By Rameesh Kailasam
Cryptocurrencies, as a sector, have gained significant traction over the months; the industry is here to stay and is seeing other companies benefit from its growth. But it faces regulatory uncertainty. In recent months, the industry has made concerted efforts to inform the ecosystem, including the government, of the various crypto and blockchain use cases, not only in terms of FDI, but also taxes, advertising, and employment in areas such as the journalism. , law, legal and accounting services.
The strategic importance of cryptocurrencies goes beyond their significant contribution to the $ 10 trillion economy that India can aspire to. The government is considering wealth creation in India, and this is an emerging investment class with a bright future.
There have been concerns correctly expressed by RBI that cryptocurrencies could be a potential motive for illicit activities. But don’t these risks emanate from any financial product / market or from any other asset class? Will this mean a ban on innovation and technology? Isn’t this an opportune time for the government and regulator to find solutions together with the industry, which would impose reasonable safety and liability restrictions?
A recent document from IndiaTech.org recommends tightening the checks and balances through which the industry could move towards collaboratively achieving regulatory recognition. While most companies prefer not to have regulation, it has been seeking regulatory clarity and legitimacy. The finance minister said the government is working on a cabinet note to introduce the relevant regulations, but fear, uncertainty and doubt persist. RBI is correct in ensuring that multiple misuse cases do not end up overwhelming the use cases emanating from private cryptocurrencies.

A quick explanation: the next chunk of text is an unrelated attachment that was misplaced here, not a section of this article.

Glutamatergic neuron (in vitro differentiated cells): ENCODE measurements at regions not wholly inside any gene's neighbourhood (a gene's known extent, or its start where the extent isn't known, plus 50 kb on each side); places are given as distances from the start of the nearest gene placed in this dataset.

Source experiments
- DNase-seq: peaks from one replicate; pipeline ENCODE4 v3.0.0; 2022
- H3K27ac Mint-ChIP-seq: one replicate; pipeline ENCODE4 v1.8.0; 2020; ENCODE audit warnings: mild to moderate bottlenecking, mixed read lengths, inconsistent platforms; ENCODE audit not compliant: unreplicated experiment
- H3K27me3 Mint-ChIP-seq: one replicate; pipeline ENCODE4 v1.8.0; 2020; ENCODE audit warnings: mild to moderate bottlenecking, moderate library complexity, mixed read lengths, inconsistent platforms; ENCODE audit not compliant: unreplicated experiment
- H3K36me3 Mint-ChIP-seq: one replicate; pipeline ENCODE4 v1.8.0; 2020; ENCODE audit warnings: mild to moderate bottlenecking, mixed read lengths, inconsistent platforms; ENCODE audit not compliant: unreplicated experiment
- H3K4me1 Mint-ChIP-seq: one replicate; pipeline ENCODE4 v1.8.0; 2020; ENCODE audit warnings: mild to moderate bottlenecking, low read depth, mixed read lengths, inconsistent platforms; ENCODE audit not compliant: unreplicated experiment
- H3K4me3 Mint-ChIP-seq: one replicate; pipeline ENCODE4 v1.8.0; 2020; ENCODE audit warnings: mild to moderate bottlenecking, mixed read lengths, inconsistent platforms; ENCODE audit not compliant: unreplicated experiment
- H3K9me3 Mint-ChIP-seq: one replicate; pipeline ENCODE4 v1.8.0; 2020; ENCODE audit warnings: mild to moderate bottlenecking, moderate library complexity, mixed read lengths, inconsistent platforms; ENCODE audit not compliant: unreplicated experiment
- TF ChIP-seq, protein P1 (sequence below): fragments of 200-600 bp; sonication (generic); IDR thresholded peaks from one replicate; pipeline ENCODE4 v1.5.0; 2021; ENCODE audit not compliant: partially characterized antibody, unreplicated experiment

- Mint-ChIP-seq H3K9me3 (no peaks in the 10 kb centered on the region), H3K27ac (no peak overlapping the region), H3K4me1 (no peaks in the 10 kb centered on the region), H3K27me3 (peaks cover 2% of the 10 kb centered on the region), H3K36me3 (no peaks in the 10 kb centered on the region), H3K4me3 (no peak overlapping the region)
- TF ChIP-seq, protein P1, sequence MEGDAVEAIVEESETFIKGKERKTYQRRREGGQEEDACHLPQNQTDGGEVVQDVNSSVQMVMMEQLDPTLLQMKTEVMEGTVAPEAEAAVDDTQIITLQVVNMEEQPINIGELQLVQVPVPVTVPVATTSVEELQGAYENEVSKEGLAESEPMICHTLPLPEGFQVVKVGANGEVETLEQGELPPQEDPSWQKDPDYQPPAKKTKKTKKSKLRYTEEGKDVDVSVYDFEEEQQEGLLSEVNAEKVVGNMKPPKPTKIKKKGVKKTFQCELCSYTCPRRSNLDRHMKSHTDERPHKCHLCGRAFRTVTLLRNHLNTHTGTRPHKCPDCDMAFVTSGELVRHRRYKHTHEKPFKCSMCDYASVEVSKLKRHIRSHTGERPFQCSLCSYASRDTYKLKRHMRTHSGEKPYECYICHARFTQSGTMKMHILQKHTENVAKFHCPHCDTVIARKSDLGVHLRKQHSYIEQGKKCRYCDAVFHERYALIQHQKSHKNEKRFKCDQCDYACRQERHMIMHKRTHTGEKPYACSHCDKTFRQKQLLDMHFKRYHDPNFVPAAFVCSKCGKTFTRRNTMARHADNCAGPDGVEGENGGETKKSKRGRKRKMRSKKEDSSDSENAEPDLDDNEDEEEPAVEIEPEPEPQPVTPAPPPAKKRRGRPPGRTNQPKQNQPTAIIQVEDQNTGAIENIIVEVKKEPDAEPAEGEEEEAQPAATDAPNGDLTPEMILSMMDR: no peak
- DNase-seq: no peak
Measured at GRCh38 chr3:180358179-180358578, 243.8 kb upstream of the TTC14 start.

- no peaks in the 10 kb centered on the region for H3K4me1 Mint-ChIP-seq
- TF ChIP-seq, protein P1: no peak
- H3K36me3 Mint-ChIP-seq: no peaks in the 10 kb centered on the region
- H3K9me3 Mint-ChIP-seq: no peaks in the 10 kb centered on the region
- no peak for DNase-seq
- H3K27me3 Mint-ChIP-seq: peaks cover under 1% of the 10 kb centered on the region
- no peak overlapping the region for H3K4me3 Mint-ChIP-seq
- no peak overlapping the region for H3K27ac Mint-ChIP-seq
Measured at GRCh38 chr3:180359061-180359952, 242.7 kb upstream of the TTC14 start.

Adjustments to existing regulations, identification of cryptocurrencies as assets / commodities, clarity in taxes, KYC, disclosures, as well as AML, CFT and FEMA regulations are discussions that should be promoted with the participation of the industry.
Other jurisdictions are taking this opportunity to share this space. India has reached the point where the government must make its intent regarding cryptocurrencies clear, and there must be an inclusive discussion on regulating this space. An outright ban on cryptocurrencies is a negative outcome, both indirectly by encouraging their adoption in illegal markets and directly, as it means giving up one of the most promising avenues for the continued expansion of India’s technological relevance.
It is pertinent to note that many governments, including those of the US and China, have crypto assets, in addition to large global corporations. India can easily regulate cryptocurrencies. First, you should consider them as an investment class that could draw regulatory inferences for different classes that are current assets, stocks, gold, or commodities. Once this is clear, so will the rest of the regulation. As a nation, we cannot afford to have a scenario in which this category of investment exists unregulated.
Industry has a responsibility to adopt internal control practices and demonstrate the same to government. It is time for the industry to find ways to address all of the government and RBI concerns about cryptocurrencies, in areas such as KYC, trust, traceability, compliance, and suspicious transaction reporting mechanisms. It is equally important that the government engage with the industry and ensure an appropriate set of limited regulations to appease RBI. Without such a collaborative approach, it will be difficult to break through the regulatory uncertainty around cryptocurrencies and take advantage of the advantage that has been created through Indian founded and domiciled startups in this space.
The author is CEO of IndiaTech.org